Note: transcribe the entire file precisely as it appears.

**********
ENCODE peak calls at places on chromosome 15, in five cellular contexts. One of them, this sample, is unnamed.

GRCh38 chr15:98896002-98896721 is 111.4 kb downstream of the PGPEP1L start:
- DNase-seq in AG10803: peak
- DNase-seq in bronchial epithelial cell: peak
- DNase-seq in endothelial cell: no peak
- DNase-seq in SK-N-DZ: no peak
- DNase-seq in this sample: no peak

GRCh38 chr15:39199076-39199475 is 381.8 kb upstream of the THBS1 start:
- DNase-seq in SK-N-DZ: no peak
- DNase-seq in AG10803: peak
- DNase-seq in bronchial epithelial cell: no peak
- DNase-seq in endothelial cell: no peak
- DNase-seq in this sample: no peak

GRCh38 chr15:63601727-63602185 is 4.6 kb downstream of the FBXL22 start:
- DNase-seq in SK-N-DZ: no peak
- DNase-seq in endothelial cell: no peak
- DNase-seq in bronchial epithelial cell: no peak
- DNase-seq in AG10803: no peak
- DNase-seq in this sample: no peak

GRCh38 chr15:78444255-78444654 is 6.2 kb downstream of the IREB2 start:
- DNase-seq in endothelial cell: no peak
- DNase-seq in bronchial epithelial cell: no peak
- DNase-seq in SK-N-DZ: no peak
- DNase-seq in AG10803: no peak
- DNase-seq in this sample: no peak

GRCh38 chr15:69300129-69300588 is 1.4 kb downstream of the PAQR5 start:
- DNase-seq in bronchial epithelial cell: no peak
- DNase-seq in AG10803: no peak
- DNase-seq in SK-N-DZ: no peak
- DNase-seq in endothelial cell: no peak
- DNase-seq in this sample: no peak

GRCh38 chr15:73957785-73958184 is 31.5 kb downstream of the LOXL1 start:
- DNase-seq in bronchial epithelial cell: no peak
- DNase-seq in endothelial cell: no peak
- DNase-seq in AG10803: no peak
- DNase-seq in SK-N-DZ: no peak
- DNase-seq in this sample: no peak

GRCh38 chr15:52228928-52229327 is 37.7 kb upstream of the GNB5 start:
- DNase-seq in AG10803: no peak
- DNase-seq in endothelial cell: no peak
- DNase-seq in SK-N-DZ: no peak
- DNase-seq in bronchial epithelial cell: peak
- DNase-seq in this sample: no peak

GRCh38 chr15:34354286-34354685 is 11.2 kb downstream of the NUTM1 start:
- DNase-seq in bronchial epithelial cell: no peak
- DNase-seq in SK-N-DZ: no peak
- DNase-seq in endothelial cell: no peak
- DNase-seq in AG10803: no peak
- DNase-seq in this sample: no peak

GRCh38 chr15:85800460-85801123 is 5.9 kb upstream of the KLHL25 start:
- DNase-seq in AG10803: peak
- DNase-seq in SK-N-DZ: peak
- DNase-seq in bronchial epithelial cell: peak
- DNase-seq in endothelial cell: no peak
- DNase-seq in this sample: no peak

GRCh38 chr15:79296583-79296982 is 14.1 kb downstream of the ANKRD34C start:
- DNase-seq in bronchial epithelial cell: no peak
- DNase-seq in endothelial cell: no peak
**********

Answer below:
ENCODE peak calls at places on chromosome 15, in five cellular contexts. One of them, this sample, is unnamed.

GRCh38 chr15:98896002-98896721 is 111.4 kb downstream of the PGPEP1L start:
- DNase-seq in AG10803: peak
- DNase-seq in bronchial epithelial cell: peak
- DNase-seq in endothelial cell: no peak
- DNase-seq in SK-N-DZ: no peak
- DNase-seq in this sample: no peak

GRCh38 chr15:39199076-39199475 is 381.8 kb upstream of the THBS1 start:
- DNase-seq in SK-N-DZ: no peak
- DNase-seq in AG10803: peak
- DNase-seq in bronchial epithelial cell: no peak
- DNase-seq in endothelial cell: no peak
- DNase-seq in this sample: no peak

GRCh38 chr15:63601727-63602185 is 4.6 kb downstream of the FBXL22 start:
- DNase-seq in SK-N-DZ: no peak
- DNase-seq in endothelial cell: no peak
- DNase-seq in bronchial epithelial cell: no peak
- DNase-seq in AG10803: no peak
- DNase-seq in this sample: no peak

GRCh38 chr15:78444255-78444654 is 6.2 kb downstream of the IREB2 start:
- DNase-seq in endothelial cell: no peak
- DNase-seq in bronchial epithelial cell: no peak
- DNase-seq in SK-N-DZ: no peak
- DNase-seq in AG10803: no peak
- DNase-seq in this sample: no peak

GRCh38 chr15:69300129-69300588 is 1.4 kb downstream of the PAQR5 start:
- DNase-seq in bronchial epithelial cell: no peak
- DNase-seq in AG10803: no peak
- DNase-seq in SK-N-DZ: no peak
- DNase-seq in endothelial cell: no peak
- DNase-seq in this sample: no peak

GRCh38 chr15:73957785-73958184 is 31.5 kb downstream of the LOXL1 start:
- DNase-seq in bronchial epithelial cell: no peak
- DNase-seq in endothelial cell: no peak
- DNase-seq in AG10803: no peak
- DNase-seq in SK-N-DZ: no peak
- DNase-seq in this sample: no peak

GRCh38 chr15:52228928-52229327 is 37.7 kb upstream of the GNB5 start:
- DNase-seq in AG10803: no peak
- DNase-seq in endothelial cell: no peak
- DNase-seq in SK-N-DZ: no peak
- DNase-seq in bronchial epithelial cell: peak
- DNase-seq in this sample: no peak

GRCh38 chr15:34354286-34354685 is 11.2 kb downstream of the NUTM1 start:
- DNase-seq in bronchial epithelial cell: no peak
- DNase-seq in SK-N-DZ: no peak
- DNase-seq in endothelial cell: no peak
- DNase-seq in AG10803: no peak
- DNase-seq in this sample: no peak

GRCh38 chr15:85800460-85801123 is 5.9 kb upstream of the KLHL25 start:
- DNase-seq in AG10803: peak
- DNase-seq in SK-N-DZ: peak
- DNase-seq in bronchial epithelial cell: peak
- DNase-seq in endothelial cell: no peak
- DNase-seq in this sample: no peak

GRCh38 chr15:79296583-79296982 is 14.1 kb downstream of the ANKRD34C start:
- DNase-seq in bronchial epithelial cell: no peak
- DNase-seq in endothelial cell: no peak